We introduce plants and flowers into our lives for a great many reasons and occasions, confident in their ability to brighten any environment. Whether you lean towards the scientific explanations behind those good vibes or prefer to indulge in a more wondrous relationship with nature (at Floom we happily sit somewhere in the middle…) there are few who dispute the simple and inherent joys of nature.
If you really want to see just how important this sensation is, all you have to do is take a stroll through our home city of London. Moving daily from outrageously-priced houses via the jam-packed commute to angst-driven offices and back again, it’s easy to get swept up in the drudgery of the rat race. But our capital is also arguably home to some of the most beautiful green spaces ever to grace a metropolis of this scale. Like so many of the social upheavals we benefit from now, it was during the Victorian age that boroughs and wealthy philanthropists alike began to put their money where their mouth is, investing in a splash of nature to break up the increasingly smog-strewn streets.
Here at Floom HQ we’ve had many a discussion about our favourite places to escape within the city when we need to satisfy our cravings for nature. Below are some of the best open, green spaces that London has to offer: some well-known destinations cross-pollinated with areas a little further off the beaten track…
Ask any seasoned Londoner about their favourite green spaces in the city, and one of the first utterances is almost always in reference to this sprawling stretch of hilly, diverse terrain. Spanning a whopping 320 acres between Hampstead and Highgate in North London, we’ve enjoyed countless weekend rambles through its woodlands, with some of the more daring members of the team having been known to take a dip in the iconic Highgate ponds..
Isabella Plantation, Richmond Park
This 40-acre section of Richmond Park is a must for any discerning plant lover. Multitudes of evergreen azaleas flourish along the banks of the ponds and stream. No mere garden-variety azaleas, these are in fact the ‘National Collection of Wilson 50 Kurume Azaleas.’ Plant collector Ernest Wilson introduced them to the West in the 1920s, transplanting them from their native Japan to a slightly more manageable location for London-dwelling day-trippers. Here, they make their home amongst a cornucopia of plant life, both native and exotic, rare and unusual.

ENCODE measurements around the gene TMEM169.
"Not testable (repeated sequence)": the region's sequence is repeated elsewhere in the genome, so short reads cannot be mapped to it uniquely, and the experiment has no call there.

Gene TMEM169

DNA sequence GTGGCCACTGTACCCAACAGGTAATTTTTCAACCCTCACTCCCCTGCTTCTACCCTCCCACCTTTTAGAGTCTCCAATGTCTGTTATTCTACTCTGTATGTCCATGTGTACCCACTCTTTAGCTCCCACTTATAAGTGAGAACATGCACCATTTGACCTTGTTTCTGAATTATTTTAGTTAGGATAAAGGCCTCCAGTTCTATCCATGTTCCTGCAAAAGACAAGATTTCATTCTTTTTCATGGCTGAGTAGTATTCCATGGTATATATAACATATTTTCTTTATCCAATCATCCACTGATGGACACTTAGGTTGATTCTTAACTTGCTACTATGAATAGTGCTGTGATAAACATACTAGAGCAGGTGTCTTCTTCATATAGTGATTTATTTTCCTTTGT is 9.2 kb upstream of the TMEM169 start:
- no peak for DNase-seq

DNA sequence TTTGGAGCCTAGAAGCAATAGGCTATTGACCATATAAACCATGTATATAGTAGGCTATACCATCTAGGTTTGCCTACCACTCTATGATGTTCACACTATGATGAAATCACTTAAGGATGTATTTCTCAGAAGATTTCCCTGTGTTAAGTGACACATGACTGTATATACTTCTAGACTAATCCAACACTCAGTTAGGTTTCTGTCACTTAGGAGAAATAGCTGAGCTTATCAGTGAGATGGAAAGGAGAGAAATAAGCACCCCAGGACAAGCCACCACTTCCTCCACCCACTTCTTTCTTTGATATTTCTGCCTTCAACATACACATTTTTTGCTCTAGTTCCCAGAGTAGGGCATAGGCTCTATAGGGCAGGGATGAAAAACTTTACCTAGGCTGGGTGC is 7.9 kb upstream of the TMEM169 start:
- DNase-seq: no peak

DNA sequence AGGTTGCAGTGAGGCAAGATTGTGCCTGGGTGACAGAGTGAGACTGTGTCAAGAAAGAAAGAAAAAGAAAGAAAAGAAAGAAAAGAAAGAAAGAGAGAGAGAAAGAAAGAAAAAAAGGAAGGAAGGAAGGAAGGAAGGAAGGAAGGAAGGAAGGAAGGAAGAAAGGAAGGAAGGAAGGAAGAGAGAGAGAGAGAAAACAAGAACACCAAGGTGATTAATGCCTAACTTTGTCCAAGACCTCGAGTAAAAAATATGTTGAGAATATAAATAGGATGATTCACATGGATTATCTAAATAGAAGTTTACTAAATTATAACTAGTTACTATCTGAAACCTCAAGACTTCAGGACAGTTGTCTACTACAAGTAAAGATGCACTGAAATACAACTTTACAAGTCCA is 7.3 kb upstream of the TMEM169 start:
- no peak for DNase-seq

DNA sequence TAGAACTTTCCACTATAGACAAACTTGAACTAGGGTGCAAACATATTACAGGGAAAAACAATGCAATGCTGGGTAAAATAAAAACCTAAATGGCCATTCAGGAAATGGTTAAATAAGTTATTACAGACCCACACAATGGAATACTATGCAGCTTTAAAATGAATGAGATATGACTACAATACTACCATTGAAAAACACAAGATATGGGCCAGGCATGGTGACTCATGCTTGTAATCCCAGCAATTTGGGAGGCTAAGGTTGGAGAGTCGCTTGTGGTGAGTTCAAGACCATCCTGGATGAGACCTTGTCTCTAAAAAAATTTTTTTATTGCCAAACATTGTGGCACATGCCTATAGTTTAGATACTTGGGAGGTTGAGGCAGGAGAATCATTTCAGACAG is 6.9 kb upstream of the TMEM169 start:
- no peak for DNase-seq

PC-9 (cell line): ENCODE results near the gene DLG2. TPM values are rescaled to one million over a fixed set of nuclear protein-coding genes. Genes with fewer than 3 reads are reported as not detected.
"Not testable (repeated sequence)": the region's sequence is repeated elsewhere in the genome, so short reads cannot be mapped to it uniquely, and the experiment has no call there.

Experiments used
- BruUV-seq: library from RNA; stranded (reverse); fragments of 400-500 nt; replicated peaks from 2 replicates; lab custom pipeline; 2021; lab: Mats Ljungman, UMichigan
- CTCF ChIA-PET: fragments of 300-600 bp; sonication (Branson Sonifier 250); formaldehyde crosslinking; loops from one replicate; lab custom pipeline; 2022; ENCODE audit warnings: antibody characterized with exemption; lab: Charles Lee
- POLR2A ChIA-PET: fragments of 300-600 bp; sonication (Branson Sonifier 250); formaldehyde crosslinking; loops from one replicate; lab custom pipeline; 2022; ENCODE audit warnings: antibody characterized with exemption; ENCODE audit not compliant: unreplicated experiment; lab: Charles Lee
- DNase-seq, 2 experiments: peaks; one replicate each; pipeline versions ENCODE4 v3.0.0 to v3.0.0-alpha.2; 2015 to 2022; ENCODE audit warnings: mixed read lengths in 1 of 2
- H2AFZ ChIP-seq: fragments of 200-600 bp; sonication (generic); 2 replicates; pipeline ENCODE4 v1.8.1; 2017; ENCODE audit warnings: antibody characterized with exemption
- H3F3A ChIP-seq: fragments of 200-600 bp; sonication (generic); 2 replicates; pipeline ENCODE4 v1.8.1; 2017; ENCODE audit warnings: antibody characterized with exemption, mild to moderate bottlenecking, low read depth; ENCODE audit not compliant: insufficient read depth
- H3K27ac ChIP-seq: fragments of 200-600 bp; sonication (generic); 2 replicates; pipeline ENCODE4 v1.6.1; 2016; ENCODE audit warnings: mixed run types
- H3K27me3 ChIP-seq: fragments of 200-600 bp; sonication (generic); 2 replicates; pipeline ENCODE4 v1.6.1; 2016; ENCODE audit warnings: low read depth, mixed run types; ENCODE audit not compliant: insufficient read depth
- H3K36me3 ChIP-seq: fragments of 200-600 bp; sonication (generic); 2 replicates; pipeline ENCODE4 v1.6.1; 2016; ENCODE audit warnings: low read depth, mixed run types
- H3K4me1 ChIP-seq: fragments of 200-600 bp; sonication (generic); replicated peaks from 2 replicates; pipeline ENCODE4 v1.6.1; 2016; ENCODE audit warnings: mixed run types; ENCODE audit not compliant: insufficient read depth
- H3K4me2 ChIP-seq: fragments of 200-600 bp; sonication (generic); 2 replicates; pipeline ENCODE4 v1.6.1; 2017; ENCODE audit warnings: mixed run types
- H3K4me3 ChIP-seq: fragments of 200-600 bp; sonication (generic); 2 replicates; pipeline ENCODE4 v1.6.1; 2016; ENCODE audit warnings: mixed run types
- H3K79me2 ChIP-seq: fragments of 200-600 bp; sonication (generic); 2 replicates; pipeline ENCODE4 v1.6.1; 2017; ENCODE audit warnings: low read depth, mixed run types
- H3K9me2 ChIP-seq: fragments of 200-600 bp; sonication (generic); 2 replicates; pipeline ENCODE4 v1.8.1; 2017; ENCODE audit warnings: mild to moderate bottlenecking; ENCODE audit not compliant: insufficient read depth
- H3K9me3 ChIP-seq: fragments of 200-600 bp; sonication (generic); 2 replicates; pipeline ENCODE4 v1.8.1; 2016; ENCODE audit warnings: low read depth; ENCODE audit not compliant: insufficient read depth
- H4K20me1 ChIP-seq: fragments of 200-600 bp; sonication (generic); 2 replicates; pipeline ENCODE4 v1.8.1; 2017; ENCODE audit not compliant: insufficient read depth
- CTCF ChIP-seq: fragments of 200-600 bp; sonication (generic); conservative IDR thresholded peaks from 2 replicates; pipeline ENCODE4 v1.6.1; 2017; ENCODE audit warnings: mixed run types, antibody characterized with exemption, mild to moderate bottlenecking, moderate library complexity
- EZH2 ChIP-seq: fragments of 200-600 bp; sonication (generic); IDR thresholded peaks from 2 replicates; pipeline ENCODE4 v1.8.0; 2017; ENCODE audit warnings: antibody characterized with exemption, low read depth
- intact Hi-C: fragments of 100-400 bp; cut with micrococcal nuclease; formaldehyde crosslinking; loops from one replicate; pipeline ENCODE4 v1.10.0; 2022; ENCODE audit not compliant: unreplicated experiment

Another titan of the London green-scene, these botanic gardens are home to the world’s largest collection of living plants. Alongside libraries and flower collections built on a staggering scale - the herbarium features over seven million preserved plant specimens - Kew also manages to find room for pursuits of a more invigorating nature. The treetop walkway, which opened in 2008, is a great way to experience the canopy of a woodland glade from a perspective usually reserved for our feathered friends
It was in 1970 that Petersham Nurseries first sprang from the grounds of Petersham House, however the garden centre as we know and love it today didn’t really begin to take shape until the turn of the millennium. Its endearingly ramshackle beginnings saw furniture, gifts and antiques weaving in and out of the greenhouses. Even as it continues to evolve, we love wandering amongst these simple beauties which compliment the natural delights on display perfectly. Of course it’s impossible to talk about Petersham Nurseries without allowing our minds to stray from flowers for just a tiny, mouth-watering moment… The Petersham Nurseries Café is a Michelin-starred foray into the flavours of both the English and Italian countryside and one of our favourite places to eat.
Floom is built on a deep love of flowers in all their majestic, natural beauty, a love shared with our florists and enthusiasts further afield. We struggle to think of anyone who embodies this passion more than Brendan Maye, who fought through innumerable challenges to realise his flower-themed vision: a 25-acre organic lavender farm. An explosion of wondrous purple as far as the eye can see, just 1.5 miles from central London. A true labour of love, Brendan overcame company collapses, sponsorship setbacks and even the entire destruction of his first year crop at the hands of magpies and crows. The stars eventually aligned however, and now each year when Mayfield reopens for the season, we love nothing more than to head south, past Croydon and drench ourselves in this alluring sea of lavender.
We first fell in love with the brutalist exterior of the Barbican, standing defiant against the city skyline. But one of the main things that keeps us coming back is the stunning conservatory that functions as the heart of the complex. Its tropical interior is home to a multitude of fantastical-looking palms and over 2000 species of fish. We love taking a moment’s respite on the bench near the pond, drinking in the tropical sensations and imagining ourselves far far away… It’s the perfect foil for the urban extravaganza that houses it, and therefore also feels like the best place to end our exploration of London’s natural escapes.
Photo credits: Flickr
Hampstead Heath: Laura Nolte
Isabella Plantation: Tomasz Dunn
Kew Gardens: Paula Funnell
Petersham Nurseries: Herry Lawford
Mayfield Lavender: Jackie White